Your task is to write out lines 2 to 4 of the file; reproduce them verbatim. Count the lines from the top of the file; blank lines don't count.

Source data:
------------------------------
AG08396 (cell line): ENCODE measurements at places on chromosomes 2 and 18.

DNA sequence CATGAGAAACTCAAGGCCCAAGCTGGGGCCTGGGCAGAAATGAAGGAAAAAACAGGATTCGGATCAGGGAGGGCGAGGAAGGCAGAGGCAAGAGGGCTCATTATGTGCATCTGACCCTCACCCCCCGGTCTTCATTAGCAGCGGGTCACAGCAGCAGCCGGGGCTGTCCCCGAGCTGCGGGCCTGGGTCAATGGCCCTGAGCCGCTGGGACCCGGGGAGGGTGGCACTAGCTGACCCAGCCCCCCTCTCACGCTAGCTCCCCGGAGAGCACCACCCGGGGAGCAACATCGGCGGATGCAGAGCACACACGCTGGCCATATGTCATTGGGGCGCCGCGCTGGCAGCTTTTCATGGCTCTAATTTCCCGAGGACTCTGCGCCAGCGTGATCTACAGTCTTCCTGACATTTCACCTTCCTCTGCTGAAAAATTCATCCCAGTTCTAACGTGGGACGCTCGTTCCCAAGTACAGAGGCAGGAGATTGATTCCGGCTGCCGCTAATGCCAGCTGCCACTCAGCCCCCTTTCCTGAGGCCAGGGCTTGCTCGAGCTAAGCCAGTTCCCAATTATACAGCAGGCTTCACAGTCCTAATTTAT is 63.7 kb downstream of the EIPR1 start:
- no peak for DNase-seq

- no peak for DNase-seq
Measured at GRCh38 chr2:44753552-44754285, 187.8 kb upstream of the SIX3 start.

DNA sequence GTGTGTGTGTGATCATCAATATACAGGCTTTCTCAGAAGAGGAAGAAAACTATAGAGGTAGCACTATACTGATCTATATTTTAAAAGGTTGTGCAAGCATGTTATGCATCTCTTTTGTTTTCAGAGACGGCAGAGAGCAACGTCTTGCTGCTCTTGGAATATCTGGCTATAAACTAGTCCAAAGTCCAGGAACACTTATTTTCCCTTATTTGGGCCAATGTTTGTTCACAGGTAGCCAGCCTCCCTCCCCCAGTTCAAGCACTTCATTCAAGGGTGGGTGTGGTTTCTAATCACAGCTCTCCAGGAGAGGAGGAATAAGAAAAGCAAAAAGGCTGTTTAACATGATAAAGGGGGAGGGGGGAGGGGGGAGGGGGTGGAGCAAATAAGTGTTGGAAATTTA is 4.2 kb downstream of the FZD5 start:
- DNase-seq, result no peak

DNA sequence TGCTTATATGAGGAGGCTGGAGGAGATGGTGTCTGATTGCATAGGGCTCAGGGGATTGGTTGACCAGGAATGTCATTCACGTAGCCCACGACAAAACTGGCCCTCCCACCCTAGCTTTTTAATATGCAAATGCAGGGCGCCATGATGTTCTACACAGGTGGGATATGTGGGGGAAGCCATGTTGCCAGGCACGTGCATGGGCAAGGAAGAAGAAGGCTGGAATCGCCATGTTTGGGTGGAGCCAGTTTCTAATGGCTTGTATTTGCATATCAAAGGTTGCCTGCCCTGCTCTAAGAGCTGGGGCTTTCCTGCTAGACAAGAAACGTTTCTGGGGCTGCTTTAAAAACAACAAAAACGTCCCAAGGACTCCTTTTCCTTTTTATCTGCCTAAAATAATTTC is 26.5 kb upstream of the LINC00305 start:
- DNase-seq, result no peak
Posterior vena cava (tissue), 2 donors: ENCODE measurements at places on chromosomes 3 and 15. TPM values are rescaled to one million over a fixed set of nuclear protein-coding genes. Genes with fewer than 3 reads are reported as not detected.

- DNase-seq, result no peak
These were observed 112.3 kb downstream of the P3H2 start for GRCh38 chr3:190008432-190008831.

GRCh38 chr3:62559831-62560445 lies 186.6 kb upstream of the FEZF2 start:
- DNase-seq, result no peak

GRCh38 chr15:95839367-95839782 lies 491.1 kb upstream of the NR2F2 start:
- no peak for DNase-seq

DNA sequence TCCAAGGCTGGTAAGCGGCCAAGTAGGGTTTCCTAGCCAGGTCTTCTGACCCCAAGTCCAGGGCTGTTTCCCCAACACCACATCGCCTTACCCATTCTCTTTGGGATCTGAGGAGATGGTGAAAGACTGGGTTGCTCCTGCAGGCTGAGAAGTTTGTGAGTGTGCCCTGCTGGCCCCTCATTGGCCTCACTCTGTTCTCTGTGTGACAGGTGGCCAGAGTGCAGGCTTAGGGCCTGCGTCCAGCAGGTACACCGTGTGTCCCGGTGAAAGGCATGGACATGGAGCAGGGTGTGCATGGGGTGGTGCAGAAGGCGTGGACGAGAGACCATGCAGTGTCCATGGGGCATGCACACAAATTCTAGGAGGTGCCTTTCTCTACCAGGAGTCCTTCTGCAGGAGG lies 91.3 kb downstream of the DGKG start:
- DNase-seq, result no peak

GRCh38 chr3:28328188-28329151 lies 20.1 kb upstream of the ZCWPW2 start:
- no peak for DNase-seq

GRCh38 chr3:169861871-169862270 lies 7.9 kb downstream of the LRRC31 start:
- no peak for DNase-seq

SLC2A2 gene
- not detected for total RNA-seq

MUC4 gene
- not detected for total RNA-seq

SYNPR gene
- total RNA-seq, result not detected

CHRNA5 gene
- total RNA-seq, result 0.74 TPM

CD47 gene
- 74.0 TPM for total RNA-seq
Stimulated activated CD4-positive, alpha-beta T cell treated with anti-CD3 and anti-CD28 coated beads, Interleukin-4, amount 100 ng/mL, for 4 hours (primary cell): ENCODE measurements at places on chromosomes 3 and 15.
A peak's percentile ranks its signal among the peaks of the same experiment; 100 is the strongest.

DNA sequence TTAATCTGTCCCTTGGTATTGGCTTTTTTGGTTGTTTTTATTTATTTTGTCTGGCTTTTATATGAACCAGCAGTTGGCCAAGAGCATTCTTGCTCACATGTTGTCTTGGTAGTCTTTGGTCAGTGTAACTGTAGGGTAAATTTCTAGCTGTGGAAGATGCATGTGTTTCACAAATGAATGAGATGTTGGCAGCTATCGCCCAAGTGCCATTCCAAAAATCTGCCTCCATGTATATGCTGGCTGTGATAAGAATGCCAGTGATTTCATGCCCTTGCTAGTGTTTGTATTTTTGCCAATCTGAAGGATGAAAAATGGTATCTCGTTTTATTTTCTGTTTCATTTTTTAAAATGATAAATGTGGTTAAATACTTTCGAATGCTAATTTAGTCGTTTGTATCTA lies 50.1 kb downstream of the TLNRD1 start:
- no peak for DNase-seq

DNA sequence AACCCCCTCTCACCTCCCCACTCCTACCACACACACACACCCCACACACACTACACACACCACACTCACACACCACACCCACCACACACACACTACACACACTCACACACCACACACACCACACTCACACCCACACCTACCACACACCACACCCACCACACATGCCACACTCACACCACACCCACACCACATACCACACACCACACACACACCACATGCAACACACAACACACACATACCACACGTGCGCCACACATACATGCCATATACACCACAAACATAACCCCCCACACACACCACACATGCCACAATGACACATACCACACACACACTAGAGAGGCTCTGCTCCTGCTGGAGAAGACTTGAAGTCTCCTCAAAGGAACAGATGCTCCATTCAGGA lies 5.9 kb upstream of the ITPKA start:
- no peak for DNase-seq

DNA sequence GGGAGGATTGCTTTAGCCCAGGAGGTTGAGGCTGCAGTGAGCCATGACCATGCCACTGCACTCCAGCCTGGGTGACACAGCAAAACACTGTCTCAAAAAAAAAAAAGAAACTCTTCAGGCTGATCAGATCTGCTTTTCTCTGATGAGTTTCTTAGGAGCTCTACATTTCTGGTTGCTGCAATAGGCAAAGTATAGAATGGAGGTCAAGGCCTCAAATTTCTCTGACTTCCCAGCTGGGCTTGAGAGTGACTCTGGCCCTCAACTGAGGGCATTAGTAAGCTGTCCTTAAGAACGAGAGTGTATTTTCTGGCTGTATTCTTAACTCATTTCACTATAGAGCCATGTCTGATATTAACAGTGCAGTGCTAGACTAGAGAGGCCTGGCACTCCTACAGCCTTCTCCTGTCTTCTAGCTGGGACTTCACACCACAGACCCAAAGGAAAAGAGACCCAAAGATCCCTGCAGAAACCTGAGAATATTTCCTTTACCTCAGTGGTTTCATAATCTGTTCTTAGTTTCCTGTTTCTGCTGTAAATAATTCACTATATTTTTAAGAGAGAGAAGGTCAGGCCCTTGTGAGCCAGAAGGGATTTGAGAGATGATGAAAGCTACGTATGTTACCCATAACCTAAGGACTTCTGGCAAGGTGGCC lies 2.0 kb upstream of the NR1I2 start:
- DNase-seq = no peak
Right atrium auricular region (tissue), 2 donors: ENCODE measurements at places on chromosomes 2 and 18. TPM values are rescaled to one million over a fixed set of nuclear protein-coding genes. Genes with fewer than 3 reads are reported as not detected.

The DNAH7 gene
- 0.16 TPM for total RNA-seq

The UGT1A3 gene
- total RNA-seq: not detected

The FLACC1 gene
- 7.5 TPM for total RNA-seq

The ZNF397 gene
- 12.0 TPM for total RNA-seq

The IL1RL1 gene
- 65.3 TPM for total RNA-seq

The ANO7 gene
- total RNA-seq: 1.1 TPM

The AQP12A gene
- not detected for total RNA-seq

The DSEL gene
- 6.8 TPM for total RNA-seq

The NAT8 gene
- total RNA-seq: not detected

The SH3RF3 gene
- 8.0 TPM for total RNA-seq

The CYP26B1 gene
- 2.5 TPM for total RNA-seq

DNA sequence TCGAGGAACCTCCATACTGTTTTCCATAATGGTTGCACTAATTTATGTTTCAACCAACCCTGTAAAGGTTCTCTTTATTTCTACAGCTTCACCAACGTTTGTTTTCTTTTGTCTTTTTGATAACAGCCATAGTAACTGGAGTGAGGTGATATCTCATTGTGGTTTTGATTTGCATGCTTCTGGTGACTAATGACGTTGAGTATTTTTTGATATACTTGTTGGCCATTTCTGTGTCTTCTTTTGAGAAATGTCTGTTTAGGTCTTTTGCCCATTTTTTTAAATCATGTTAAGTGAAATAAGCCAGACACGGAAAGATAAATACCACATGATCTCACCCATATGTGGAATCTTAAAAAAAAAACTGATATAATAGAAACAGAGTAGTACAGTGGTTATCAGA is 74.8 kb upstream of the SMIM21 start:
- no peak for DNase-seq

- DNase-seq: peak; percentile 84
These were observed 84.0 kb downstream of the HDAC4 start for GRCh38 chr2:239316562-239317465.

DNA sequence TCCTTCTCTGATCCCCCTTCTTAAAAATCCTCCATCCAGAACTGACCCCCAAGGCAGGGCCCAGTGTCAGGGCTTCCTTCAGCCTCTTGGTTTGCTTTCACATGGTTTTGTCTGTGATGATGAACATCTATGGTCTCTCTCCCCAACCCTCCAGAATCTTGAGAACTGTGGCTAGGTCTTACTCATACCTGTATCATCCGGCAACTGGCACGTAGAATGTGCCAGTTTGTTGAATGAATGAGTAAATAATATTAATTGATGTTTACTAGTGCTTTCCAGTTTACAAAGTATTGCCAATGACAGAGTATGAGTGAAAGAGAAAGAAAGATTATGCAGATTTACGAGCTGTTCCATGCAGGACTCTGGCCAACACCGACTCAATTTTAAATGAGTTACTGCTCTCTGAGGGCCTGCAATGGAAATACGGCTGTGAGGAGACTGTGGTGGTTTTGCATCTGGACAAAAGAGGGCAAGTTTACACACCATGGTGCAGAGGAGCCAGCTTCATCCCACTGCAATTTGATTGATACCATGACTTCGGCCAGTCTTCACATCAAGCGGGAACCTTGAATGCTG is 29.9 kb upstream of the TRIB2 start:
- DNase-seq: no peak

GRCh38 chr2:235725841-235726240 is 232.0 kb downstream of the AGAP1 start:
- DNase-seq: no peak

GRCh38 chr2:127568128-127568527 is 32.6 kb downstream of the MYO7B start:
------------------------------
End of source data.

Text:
DNA sequence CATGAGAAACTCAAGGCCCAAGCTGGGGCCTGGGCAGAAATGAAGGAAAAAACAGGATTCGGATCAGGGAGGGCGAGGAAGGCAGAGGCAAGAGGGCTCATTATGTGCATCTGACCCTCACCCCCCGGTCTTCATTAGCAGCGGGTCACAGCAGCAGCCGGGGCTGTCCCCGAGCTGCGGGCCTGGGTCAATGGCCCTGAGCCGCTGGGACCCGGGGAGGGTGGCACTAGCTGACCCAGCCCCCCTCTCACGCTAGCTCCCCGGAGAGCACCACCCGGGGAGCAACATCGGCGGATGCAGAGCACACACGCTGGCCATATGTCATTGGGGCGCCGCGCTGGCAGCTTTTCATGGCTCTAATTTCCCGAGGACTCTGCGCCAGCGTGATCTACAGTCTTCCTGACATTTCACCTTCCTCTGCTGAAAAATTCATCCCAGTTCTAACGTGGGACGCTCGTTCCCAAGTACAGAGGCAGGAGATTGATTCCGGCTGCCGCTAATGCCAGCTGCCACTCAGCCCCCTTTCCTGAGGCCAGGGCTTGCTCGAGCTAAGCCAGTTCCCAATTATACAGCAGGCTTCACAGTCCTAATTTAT is 63.7 kb downstream of the EIPR1 start:
- no peak for DNase-seq

- no peak for DNase-seq